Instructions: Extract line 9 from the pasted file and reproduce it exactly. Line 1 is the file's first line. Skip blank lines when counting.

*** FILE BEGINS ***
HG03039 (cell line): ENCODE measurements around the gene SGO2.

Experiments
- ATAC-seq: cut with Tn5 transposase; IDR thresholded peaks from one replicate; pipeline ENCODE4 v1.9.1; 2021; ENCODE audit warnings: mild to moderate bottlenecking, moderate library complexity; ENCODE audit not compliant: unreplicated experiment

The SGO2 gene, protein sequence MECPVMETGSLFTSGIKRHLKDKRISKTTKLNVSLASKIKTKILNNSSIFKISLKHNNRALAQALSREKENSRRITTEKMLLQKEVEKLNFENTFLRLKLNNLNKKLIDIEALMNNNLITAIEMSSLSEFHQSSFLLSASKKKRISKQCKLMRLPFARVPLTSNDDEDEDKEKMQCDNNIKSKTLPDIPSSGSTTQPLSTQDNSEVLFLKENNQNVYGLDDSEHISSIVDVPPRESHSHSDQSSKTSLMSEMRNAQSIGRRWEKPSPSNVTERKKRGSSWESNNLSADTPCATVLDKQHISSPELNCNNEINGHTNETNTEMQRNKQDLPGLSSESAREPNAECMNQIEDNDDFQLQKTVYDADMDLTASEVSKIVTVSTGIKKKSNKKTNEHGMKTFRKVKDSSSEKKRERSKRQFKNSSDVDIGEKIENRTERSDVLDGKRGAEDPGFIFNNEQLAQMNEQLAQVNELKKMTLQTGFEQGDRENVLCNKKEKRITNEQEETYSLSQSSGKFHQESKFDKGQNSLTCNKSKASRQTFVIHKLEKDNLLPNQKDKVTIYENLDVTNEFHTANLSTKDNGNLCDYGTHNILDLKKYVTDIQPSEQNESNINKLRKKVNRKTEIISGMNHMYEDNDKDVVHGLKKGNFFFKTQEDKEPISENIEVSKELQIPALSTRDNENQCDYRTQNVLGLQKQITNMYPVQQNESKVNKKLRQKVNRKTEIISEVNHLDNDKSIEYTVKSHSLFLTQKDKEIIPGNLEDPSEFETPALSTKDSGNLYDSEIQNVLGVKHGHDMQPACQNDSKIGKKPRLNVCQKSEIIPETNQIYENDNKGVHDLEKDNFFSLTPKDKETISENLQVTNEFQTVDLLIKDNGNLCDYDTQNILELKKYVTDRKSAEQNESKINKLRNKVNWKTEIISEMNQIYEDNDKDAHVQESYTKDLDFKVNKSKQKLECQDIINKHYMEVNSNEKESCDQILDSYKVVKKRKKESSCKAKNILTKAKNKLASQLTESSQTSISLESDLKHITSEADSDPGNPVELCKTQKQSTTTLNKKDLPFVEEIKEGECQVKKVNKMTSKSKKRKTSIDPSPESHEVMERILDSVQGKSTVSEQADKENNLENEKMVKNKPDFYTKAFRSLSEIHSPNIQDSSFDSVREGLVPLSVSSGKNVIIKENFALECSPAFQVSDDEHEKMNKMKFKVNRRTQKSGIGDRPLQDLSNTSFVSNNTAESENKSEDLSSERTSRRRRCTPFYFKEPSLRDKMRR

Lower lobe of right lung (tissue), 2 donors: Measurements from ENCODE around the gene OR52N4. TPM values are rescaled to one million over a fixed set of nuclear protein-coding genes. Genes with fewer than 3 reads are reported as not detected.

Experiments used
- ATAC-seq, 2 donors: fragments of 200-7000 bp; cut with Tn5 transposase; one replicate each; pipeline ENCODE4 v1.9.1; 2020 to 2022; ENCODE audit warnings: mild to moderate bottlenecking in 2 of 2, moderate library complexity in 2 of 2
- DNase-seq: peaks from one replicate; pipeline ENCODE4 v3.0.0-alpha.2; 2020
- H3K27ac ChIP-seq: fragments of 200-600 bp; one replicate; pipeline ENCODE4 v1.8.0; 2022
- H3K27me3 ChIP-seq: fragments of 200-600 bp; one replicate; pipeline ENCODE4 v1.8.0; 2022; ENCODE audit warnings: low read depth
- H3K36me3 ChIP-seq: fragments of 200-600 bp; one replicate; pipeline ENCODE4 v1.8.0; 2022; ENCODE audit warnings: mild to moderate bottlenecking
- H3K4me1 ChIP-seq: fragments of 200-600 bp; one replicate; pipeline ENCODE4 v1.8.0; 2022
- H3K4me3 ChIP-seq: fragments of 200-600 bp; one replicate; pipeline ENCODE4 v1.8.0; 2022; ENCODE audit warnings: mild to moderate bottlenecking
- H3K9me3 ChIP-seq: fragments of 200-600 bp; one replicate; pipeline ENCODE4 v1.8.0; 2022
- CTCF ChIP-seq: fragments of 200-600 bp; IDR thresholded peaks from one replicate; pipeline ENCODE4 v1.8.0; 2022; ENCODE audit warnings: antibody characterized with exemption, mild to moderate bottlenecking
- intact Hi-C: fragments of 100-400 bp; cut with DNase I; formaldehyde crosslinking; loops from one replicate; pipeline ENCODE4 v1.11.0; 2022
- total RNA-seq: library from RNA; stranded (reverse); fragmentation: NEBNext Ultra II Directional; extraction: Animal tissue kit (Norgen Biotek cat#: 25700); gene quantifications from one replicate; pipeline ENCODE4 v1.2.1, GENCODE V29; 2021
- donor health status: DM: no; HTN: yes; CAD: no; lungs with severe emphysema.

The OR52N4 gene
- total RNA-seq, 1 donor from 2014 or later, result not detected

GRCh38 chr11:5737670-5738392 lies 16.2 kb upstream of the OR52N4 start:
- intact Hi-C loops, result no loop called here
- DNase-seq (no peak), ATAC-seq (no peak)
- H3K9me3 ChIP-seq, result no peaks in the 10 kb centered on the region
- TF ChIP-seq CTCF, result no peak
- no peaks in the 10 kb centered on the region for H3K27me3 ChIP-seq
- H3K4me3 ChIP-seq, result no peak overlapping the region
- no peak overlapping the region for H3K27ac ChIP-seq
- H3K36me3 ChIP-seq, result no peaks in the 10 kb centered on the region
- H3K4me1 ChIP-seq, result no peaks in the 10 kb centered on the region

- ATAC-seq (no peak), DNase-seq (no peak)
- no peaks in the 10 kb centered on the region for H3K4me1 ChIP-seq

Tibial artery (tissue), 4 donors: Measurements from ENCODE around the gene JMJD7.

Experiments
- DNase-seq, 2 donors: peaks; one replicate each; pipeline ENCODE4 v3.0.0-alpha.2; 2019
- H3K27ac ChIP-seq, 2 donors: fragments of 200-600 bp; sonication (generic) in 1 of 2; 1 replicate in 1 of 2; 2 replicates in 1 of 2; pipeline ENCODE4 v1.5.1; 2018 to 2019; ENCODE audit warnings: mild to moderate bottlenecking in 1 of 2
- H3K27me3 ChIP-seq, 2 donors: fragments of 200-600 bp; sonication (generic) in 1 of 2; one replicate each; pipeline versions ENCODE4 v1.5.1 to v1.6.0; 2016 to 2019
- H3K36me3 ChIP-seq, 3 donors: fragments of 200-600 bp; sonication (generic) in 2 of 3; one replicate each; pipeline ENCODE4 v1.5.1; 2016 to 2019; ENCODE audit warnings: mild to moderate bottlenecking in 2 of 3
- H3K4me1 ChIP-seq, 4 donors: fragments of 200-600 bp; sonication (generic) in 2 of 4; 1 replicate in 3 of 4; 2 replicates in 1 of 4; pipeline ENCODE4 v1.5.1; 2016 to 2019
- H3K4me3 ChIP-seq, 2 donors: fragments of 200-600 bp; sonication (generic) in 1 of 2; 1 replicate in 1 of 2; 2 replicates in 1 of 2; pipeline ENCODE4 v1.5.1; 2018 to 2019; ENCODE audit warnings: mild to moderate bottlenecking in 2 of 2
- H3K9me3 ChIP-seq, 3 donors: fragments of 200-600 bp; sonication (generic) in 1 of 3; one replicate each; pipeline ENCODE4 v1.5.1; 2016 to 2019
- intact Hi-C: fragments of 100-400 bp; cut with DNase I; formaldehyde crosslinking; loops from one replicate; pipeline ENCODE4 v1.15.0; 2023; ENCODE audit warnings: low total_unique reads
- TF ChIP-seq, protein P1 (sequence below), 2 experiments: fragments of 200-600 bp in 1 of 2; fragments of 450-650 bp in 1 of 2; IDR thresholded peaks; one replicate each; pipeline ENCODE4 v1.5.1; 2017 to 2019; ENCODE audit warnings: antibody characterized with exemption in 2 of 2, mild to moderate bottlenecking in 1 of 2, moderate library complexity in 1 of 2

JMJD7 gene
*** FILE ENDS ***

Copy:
- H3K27ac ChIP-seq: fragments of 200-600 bp; one replicate; pipeline ENCODE4 v1.8.0; 2022